Some 20,000 musk oxen died on Canada's far-northern Banks Island because of such conditions during the winter several years ago. Yet, their deaths went unnoticed until the next spring. The new satellite-detection method could provide an early warning to native people, giving them a realistic chance of getting food to herds to prevent mass starvation.
"We are talking about Banks Island, but this applies to the whole Arctic - Alaska, northern Canada, Siberia, Scandinavia - wherever there is permafrost," says Jaakko Putkonen of the University of Washington in Seattle, who participated in the satellite study.
Banks Island is at the edge of the Beaufort Sea inside the Arctic Circle. In October 2003, rain fell for several days there on top of a 6-inch snow cover. The rain seeped through the snow to the soil surface. The temperature then plunged, and the water became a thick layer of ice that lasted the winter. It prevented browsing animals from reaching their food supply of lichens and mosses at the soil's surface.
"Starvation happened over a period of many months, and no one knew until they went up to do the population count the next spring," says the University of Washington's Thomas Grenfell, who traced satellite clues of the Banks Island event with Putkonen.
Rain falling on snow can mean lingering death for musk oxen, reindeer, and other animals that root through the snow to graze on the Arctic tundra. Grenfell and Putkonen found evidence for the 2003 rain-on-snow occurrence in passive satellite microwave imagery, which they believe could provide a signature to help detect such events anywhere.
In the new study, the scientists examined data from 10 different satellite microwave channels, each providing slightly different information on the qualities of the snowpack. "The subtleties in the microwave levels mean there can be high error margins on this information, but the Banks Island event stood out like a sore thumb," Grenfell says.
He and Putkonen detail their work in a paper now in press with Water Resources Research, a journal of the American Geophysical Union.
Grenfell has conducted more than 40 field experiments in polar regions and has become quite familiar with precipitation characteristics there. Much of the previous work he did was with researchers who were interested in the nature of the snowpack, but he found that the presence of water interfered with interpreting satellite microwave readings. For the new research, the signal from water was key, he says.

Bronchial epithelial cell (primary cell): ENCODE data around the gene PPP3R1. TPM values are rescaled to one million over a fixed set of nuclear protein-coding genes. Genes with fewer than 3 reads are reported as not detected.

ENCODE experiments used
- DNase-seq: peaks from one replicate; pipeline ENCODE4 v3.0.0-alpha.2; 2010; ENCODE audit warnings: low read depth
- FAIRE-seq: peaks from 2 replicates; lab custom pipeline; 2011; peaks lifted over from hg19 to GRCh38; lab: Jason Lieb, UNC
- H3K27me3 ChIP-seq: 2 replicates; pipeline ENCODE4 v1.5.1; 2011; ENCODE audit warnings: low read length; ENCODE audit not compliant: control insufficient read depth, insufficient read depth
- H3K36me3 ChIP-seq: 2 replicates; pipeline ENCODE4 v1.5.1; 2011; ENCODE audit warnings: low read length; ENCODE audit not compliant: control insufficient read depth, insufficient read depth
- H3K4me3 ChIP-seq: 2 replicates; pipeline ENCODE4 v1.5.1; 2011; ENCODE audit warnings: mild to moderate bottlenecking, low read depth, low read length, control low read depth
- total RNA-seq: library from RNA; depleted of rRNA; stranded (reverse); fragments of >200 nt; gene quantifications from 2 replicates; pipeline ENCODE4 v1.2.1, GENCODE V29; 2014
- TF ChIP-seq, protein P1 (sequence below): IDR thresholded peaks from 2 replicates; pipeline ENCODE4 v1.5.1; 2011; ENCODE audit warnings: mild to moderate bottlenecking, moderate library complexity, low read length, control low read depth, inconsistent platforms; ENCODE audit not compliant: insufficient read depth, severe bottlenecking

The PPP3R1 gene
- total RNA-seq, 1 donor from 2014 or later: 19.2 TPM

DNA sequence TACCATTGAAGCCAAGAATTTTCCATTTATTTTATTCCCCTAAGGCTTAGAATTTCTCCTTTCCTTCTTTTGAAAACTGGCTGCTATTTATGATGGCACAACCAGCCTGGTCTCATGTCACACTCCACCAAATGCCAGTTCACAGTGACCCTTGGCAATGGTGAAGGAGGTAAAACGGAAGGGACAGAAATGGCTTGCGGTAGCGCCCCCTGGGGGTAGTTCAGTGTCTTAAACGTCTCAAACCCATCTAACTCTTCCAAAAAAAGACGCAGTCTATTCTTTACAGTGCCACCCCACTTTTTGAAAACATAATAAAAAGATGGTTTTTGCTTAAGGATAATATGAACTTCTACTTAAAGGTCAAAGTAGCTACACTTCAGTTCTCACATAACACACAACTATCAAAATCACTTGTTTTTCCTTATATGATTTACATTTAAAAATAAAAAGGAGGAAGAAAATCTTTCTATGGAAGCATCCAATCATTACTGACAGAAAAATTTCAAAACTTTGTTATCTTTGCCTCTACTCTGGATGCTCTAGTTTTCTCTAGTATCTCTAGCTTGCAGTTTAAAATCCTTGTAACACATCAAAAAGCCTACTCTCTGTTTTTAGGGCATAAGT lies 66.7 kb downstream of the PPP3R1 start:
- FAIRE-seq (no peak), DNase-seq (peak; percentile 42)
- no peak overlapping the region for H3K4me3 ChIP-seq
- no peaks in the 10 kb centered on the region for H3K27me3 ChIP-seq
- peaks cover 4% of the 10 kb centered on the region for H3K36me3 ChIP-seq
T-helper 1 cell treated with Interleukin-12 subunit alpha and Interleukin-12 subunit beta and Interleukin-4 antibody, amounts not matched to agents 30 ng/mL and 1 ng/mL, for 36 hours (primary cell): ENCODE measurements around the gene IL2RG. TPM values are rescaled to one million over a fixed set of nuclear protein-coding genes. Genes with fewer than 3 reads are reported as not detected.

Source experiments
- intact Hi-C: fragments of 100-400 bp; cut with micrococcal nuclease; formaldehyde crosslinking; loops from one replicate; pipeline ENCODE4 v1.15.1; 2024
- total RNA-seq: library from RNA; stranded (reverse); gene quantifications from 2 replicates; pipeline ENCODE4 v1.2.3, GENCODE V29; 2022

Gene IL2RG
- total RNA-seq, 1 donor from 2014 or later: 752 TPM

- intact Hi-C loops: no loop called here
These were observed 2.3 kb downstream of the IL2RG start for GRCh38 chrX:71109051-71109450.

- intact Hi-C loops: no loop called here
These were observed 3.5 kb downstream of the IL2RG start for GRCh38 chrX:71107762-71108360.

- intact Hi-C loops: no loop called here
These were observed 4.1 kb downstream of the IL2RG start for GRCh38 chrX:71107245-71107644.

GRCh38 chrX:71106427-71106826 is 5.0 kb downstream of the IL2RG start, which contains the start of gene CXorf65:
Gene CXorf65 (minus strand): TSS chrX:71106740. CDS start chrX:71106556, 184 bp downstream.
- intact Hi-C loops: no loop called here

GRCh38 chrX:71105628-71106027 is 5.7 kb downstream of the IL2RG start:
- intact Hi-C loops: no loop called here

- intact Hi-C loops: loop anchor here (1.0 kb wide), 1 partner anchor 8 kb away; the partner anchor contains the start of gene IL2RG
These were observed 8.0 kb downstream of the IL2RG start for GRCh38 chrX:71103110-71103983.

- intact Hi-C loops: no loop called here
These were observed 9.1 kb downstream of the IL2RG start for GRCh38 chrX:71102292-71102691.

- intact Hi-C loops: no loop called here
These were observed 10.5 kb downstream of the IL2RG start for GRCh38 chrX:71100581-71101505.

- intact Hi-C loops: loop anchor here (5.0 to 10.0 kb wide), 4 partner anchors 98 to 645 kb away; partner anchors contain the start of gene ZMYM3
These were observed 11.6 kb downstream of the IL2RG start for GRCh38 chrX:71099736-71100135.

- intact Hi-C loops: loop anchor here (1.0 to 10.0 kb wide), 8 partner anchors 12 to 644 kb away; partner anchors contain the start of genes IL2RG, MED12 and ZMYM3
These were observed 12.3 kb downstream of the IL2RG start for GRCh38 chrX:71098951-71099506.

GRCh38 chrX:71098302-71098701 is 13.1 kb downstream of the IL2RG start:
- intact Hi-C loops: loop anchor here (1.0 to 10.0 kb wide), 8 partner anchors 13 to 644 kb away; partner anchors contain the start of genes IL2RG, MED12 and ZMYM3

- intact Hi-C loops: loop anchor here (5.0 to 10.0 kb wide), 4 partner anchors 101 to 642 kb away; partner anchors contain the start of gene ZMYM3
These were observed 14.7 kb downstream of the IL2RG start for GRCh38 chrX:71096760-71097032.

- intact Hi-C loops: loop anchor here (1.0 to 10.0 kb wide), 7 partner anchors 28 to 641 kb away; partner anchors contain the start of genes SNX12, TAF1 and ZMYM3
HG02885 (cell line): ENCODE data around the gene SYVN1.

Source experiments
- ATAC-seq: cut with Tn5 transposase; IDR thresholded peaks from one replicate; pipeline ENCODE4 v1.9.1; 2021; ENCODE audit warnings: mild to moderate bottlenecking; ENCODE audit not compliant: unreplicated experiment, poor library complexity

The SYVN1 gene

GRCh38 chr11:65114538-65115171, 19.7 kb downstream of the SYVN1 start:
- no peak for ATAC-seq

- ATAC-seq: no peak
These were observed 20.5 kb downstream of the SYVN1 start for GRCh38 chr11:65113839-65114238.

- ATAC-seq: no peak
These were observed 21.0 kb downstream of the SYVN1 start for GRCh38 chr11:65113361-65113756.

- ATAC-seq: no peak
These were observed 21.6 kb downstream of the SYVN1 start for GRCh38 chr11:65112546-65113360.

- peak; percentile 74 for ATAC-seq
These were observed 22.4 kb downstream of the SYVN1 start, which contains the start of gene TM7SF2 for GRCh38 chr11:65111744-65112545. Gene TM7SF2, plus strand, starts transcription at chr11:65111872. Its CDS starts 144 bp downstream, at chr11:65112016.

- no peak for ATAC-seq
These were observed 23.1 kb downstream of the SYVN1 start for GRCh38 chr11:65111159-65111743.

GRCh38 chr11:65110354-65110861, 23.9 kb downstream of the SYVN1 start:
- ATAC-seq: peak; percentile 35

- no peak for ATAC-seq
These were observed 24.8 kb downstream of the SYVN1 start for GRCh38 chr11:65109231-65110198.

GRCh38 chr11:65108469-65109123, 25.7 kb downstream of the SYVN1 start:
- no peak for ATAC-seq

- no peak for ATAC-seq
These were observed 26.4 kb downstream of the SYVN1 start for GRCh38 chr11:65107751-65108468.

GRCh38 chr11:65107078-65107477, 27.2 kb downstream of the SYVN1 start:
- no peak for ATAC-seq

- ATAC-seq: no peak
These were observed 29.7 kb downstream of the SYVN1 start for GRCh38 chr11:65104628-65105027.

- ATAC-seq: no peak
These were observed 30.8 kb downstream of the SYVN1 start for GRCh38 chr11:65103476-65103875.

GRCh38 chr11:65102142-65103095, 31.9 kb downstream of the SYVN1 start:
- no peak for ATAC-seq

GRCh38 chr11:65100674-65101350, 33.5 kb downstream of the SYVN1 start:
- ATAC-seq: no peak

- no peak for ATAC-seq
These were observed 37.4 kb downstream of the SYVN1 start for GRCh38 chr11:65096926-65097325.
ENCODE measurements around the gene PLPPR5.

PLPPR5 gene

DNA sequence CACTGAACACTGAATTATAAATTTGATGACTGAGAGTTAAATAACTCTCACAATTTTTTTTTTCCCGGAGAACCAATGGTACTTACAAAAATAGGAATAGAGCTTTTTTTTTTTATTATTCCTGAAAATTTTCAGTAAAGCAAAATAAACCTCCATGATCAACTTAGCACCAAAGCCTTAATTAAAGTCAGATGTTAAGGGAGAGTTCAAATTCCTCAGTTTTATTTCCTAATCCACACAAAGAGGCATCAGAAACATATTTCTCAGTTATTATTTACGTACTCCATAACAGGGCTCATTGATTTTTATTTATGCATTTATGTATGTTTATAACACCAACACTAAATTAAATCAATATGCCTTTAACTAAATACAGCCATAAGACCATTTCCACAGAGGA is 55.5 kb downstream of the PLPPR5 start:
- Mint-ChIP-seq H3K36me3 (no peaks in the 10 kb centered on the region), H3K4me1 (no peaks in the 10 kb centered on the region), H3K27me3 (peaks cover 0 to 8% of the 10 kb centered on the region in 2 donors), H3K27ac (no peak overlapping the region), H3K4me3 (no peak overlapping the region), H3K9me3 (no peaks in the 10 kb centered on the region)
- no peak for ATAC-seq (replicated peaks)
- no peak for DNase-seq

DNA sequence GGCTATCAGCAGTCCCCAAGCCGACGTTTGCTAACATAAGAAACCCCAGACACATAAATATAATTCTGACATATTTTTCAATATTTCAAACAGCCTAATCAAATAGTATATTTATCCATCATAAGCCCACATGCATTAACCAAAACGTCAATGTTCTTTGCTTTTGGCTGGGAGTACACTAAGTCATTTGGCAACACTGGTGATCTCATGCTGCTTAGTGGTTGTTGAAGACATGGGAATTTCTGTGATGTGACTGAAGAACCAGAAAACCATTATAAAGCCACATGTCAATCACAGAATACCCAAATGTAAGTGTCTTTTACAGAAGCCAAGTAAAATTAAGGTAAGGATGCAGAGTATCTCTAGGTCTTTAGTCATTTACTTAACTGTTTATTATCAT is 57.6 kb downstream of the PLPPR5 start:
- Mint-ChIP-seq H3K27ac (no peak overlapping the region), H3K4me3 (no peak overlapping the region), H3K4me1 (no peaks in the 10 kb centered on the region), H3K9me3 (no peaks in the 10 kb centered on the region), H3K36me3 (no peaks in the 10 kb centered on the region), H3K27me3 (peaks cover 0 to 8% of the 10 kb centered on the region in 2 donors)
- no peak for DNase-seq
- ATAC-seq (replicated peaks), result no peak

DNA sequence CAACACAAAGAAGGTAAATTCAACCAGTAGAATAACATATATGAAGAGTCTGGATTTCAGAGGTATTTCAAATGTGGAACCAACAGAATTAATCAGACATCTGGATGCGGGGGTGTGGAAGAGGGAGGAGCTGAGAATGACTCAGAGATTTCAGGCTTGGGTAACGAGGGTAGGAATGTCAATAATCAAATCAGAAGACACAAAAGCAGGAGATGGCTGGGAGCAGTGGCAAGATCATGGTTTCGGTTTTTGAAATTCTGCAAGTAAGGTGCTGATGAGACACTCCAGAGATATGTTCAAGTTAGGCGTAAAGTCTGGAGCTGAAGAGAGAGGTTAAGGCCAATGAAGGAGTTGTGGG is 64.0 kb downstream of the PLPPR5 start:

The researchers hope to search other satellite microwave records for evidence of rain-on-snow events of the last 30 years that are known from anecdotal information.
The 2003 rain-on-snow event affected the northern part of the 43,000-square-mile Banks Island. The musk oxen population of 70,000 was cut by nearly 30 percent, but a caribou herd on the southern part of the island was unaffected. The closest weather station, about 60 miles from the musk oxen range, didn't record any rainfall at the time of the event that resulted in the massive die off, so few people recognized that the oxen were in distress.
Currently, there is no way to know exactly where or how often these potentially devastating rain-on-snow events occur, the researchers say, but using satellite data to locate them could make up for a scarcity of weather stations in the sparsely populated Arctic.
Rain-on-snow events historically have occurred mostly in coastal areas. However, in earlier research, Putkonen found that models predict that climate change will push winter rainfall much farther into northern continents and large islands.
While food shortages can trigger a large die off, there also can be severe consequences from milder events that force animals to exert more energy to get food. That reduces body weight and limits reproduction, which in turn can cause long-term damage to herds.
Peter Weiss | American Geophysical Union
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